On October 7th, I ran my first half marathon and it was a huge accomplishment.
Running requires persistence, patience, and hard work. You can’t train for a race in one day.
Runners are competitive. We want to run further and faster. But to do so we need the right equipment, training, and to put in the time.
Without these things, we can negatively impact both our short-term and long-term goals. Taking shortcuts won’t get you anywhere. This same rule of thumb applies to managing your inventory.
Here are the 3 lessons I learned from running my first half marathon that also apply to inventory management.
#1 Equipment Matters
As I began my long runs, my cross trainers were no longer cutting it. I’d end each run with blisters and knee pain – something had to change.
I started at RICS a few weeks into my training. With no running background, my new team taught me the value of gait analysis at a specialty running store and the importance of getting the right equipment.
I visited the Athletic Annex in Broad Ripple, IN and had a great experience purchasing my first pair of running shoes – New Balance 880s. I wore them that same afternoon for a 5-mile run and never looked back.
In retail, your equipment also makes a difference in performance. Having the right system to manage your inventory is crucial to your success. Without accurate data on unsold inventory and actionable reporting, you cannot improve. Just like specialty running retailers cringe at the thought of people running in bad shoes, we cringe at the thought of retailers lacking accurate inventory data and going unsupported.
#2 Training = Success
When I began training, I would run to wear myself out. I’d start each run with a goal of running at my fastest pace yet (*cringe*). I’d go the distance recommended in my Nike app and call it a day. Success = a new best time. I’ll admit that I didn’t know enough to train by myself, but I didn’t realize that until a month in.
Jason had me stop and walk to get my heart rate down and I explained my current training challenges. He recommended instead of doing my own thing to switch to the Hal Higdon training program. Jason’s advice and my new training program transformed my approach to each run.
For retailers, your software cannot be effective without training. Just installing an inventory solution doesn’t equal success.
Using reports and inventory metrics is challenging if you have little or no experience. That’s why it is important to have an onboarding and support team that help you achieve success.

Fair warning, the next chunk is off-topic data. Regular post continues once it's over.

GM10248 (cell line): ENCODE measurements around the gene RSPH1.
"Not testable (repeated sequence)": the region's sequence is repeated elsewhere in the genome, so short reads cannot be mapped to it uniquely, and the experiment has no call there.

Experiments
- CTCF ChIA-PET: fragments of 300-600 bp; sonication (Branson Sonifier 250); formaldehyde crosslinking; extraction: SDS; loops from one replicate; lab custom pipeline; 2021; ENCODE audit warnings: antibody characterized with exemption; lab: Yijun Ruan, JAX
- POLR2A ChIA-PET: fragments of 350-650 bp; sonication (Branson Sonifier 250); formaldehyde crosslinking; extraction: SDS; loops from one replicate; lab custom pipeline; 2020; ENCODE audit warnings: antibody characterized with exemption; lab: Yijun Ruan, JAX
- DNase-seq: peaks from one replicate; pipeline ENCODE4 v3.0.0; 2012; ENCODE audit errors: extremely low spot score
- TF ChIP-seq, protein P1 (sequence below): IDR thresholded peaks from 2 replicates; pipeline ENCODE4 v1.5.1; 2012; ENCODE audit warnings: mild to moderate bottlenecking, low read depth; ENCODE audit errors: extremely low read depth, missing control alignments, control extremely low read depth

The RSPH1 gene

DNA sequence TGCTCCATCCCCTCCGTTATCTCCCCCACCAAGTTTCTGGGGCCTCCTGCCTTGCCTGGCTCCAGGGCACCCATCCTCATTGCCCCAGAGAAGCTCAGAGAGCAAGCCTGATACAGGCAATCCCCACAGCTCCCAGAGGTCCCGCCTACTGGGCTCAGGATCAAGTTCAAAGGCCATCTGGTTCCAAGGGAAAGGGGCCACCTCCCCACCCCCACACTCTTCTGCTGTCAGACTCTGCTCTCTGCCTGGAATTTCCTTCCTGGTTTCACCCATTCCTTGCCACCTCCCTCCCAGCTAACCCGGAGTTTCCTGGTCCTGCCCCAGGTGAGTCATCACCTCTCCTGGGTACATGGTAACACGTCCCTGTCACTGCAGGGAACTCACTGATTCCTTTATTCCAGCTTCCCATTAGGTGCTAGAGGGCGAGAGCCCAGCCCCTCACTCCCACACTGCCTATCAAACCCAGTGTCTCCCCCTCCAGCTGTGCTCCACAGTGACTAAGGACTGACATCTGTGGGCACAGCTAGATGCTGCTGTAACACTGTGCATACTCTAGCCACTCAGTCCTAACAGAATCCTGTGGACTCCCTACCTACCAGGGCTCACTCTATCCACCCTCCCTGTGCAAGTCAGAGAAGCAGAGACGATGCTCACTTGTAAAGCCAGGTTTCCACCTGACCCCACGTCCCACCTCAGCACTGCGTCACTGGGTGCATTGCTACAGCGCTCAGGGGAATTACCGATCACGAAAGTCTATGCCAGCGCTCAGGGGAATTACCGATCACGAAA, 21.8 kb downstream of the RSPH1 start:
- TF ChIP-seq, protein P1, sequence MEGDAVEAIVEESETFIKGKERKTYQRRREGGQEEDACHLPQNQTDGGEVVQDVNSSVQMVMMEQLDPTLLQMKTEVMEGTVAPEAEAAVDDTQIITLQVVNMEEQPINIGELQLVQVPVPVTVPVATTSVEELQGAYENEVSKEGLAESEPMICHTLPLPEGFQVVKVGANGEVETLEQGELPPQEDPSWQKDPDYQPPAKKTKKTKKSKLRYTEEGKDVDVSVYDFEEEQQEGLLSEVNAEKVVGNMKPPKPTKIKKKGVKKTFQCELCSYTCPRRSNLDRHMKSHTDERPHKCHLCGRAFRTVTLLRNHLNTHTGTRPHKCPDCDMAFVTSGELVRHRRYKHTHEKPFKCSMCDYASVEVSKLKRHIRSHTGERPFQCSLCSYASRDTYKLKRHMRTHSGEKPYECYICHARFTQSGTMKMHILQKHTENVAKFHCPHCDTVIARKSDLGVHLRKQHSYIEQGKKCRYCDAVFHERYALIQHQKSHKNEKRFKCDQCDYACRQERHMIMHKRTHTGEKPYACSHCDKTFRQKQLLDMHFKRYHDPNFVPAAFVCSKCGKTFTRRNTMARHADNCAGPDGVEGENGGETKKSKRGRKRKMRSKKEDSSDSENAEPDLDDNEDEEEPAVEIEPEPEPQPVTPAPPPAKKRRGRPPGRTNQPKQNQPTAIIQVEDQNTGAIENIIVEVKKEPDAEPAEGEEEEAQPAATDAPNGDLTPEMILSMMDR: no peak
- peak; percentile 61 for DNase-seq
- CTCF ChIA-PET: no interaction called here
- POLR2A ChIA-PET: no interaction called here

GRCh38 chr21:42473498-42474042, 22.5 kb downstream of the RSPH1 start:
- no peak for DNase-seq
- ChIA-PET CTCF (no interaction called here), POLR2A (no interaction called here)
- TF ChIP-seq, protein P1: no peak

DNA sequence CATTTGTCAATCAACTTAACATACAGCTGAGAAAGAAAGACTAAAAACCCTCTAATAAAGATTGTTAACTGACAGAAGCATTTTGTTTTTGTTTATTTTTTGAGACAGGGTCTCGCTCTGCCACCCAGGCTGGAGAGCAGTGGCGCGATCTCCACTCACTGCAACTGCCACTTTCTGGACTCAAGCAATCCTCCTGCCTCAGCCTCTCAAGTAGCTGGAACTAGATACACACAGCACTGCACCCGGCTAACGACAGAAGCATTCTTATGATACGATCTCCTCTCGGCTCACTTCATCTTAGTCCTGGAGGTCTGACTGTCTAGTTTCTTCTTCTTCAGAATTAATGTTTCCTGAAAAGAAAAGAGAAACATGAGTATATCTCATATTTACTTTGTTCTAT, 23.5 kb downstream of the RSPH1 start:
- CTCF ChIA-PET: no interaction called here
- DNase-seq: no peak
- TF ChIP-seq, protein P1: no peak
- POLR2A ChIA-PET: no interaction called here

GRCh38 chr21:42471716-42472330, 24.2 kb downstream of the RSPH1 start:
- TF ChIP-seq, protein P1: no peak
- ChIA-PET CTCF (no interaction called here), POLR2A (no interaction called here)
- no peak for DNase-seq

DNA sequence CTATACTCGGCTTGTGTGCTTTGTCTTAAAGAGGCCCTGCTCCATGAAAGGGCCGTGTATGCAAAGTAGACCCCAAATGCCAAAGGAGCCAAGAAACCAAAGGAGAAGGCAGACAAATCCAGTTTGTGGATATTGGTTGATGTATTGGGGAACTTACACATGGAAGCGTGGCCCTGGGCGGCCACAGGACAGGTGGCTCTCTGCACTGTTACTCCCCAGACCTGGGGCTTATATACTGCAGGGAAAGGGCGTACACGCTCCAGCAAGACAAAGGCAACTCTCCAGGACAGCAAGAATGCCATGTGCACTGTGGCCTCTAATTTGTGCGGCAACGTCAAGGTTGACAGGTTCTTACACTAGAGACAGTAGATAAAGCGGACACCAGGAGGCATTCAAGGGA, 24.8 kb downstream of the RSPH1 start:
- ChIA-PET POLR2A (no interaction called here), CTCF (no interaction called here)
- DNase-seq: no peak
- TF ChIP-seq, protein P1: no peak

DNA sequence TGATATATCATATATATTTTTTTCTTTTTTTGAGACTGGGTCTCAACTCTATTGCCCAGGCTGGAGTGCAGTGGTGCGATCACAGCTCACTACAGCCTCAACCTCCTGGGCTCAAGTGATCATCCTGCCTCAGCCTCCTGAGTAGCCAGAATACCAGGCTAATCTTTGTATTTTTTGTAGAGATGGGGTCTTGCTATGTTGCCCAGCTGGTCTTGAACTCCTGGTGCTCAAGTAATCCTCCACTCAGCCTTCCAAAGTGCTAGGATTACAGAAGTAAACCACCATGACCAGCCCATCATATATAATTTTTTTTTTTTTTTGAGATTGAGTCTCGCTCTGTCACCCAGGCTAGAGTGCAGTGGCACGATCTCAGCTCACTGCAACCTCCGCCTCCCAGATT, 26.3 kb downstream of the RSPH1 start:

Like proper race training, you must lean on your solution’s support team to guide you. Find a solution with a team that walks you through it and helps you reach your goals.
Here at RICS, I’m proud to say that our support team is able to help because of their experience. Just like me needing advice from an experienced runner, RICS’ support team provides guidance from experience. 3/4 of the RICS Support Team is made up of former RICS customers so they know what they’re doing.
#3 Hard work pays off!
Running 13.1 miles is not easy. If it were easy, then it wouldn’t be considered a challenge. When I crossed the finish line, I was exhausted. But a good exhausted. My hard work paid off and I accomplished something that I’d worked hard for.
As a retailer, you are also putting in hard work. You take the time to build a community base, manage a staff, and monitor your inventory performance. Keeping track of your business performance should feel like mini accomplishments over time.
Your inventory management solution should make putting in the work easier. You shouldn’t have to spend time working around problems in your POS. Find a solution with essential metrics on inventory performance, like product ROI, gross profit margin, and turn rate. Find a solution with real-time data that allows you to actively and accurately manage your store’s unsold inventory.
Biased alert: RICS is all of those things.
That’s why 95% of our customers renew year after year.
That’s why 25% of our customers have been with us for 10+ years.
That’s why our 34% of our customers have opened stores in 2017, despite a historically high number of store closures this year.